– james edge
    Jul 22, 2010 at 12:17
  • @james But why do you want a non-resizable window. Is something going to break if the window is resized, or are you just imposing your ideas on your user. What if the user changes the font size of the stuff in the window? What if there is some message in the window that is longer than you expected. Unless there is a good reason, don't take capabilities away from the user.
    – KeithB
    Jul 22, 2010 at 12:31
  • just because there are no "buttons" does not mean anything. alt+leftmouse in most window managers and off you go. you could set some size hints (man XSizeHints) and a compliant window manager will respect these "hints".
    – akira
    Jul 22, 2010 at 12:34
  • keith, it isn't a main window... its a window being launched from within a plugin to another application. i'm using opengl to render some intermediate results to the window (no text). in terms of the application it doesn't make sense for the window to be resizable. the XSizeHints suggestion is probably the way to go. i'm just a little surprised there isn't a more direct route of doing this.
    – james edge
    Jul 22, 2010 at 12:46
  • 1
    "are you just imposing your ideas on your user" -- see that is why Linux has no market share on the desktop. Of course I'm imposing my ideas on the user, I'm writing the damn UI. But I get that you're skeptical of Linux programmers making good UI decisions, you're just being empirical.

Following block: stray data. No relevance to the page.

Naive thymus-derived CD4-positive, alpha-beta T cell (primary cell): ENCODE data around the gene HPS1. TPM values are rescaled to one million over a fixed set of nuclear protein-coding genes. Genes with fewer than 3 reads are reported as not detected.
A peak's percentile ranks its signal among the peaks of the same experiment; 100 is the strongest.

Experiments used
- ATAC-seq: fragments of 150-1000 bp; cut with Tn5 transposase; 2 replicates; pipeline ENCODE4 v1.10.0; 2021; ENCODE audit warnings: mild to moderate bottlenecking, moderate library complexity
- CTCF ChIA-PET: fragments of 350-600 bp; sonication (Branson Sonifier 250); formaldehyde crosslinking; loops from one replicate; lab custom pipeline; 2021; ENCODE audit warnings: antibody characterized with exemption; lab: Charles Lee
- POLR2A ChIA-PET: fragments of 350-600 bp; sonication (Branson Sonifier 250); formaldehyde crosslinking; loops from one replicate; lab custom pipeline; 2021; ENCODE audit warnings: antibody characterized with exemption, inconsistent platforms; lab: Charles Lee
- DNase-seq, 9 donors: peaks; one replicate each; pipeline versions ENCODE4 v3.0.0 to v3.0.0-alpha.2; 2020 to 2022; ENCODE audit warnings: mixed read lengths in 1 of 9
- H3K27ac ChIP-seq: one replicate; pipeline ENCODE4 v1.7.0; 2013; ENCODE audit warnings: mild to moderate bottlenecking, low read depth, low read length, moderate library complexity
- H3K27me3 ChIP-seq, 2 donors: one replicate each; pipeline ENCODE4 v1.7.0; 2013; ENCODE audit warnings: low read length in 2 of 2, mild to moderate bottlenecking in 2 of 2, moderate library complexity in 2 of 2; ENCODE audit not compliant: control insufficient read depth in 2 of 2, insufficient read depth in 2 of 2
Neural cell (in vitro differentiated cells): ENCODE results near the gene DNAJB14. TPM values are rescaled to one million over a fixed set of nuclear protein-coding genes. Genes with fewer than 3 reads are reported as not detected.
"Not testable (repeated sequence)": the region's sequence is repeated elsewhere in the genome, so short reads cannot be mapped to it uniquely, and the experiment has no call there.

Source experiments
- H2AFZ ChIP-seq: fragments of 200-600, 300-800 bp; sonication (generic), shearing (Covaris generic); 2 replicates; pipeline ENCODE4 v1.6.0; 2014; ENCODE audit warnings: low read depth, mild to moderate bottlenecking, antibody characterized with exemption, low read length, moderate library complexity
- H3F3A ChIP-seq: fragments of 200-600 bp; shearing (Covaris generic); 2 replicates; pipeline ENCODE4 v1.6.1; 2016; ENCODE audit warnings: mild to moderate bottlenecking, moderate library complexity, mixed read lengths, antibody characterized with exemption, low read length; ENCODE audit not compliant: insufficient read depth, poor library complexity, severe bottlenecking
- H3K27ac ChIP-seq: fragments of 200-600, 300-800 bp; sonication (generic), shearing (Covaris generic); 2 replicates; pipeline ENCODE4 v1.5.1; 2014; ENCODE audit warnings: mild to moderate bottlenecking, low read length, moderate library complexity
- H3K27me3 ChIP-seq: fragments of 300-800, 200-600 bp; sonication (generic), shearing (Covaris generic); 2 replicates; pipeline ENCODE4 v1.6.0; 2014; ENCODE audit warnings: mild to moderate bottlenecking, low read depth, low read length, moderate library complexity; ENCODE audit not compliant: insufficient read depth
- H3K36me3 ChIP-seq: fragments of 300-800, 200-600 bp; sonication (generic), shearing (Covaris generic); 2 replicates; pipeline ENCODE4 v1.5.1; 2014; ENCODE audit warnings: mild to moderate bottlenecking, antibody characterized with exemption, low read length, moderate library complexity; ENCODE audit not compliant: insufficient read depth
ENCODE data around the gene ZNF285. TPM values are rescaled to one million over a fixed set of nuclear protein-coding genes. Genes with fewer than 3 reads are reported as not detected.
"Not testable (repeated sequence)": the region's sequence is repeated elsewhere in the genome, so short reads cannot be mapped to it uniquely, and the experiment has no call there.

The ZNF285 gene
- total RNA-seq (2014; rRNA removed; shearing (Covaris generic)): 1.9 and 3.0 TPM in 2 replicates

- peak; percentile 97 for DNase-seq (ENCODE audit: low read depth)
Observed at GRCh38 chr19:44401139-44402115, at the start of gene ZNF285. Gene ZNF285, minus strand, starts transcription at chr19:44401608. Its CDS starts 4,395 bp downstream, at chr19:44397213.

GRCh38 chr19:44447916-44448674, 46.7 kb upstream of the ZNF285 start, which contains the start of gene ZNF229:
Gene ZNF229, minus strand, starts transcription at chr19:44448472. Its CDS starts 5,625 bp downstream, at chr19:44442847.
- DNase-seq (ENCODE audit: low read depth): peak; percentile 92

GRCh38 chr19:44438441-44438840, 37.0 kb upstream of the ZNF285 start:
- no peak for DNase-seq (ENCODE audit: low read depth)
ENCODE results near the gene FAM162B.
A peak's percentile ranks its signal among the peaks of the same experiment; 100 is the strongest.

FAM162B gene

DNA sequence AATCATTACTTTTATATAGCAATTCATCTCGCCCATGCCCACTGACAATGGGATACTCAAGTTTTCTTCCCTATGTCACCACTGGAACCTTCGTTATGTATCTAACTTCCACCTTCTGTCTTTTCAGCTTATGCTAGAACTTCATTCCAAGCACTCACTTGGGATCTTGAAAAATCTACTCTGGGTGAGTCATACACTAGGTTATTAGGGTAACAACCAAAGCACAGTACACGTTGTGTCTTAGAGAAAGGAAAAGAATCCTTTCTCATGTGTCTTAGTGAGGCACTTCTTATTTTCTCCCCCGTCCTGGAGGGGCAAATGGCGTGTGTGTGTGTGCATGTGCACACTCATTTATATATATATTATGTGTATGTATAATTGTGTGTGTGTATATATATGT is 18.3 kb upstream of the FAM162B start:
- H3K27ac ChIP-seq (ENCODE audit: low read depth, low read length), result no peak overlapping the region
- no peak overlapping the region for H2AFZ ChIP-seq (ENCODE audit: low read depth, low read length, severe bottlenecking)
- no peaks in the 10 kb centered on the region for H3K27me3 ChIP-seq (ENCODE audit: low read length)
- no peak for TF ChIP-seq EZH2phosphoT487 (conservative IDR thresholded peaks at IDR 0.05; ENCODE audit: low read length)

– user519179
    Jul 5, 2015 at 0:05

Technically you can't prevent anything, as WMs can do whatever they want, but most reasonable window managers will let you control this.

The preferred modern way to do it is to set _NET_WM_WINDOW_TYPE semantic type if any of those are applicable. For example, in many WMs a dialog type may imply not-maximizable. http://standards.freedesktop.org/wm-spec/1.3/

It sounds like none of these apply to your app though probably, so you'll have to set the specific hints.

To avoid maximization you just want to make the window not-resizable. As you've discovered, "fighting" the resize by just resizing back is a Bad Idea. It has infinite loop potential among other things.

XSetWMSizeHints() is the correct way to avoid maximization. Set min size = max size. voila, not resizable.

To avoid minimization, you have to use a bit of old legacy cruft called the Mwm hints. Unfortunately this involves cut-and-pasting a struct definition and then setting a property to the bits of the struct.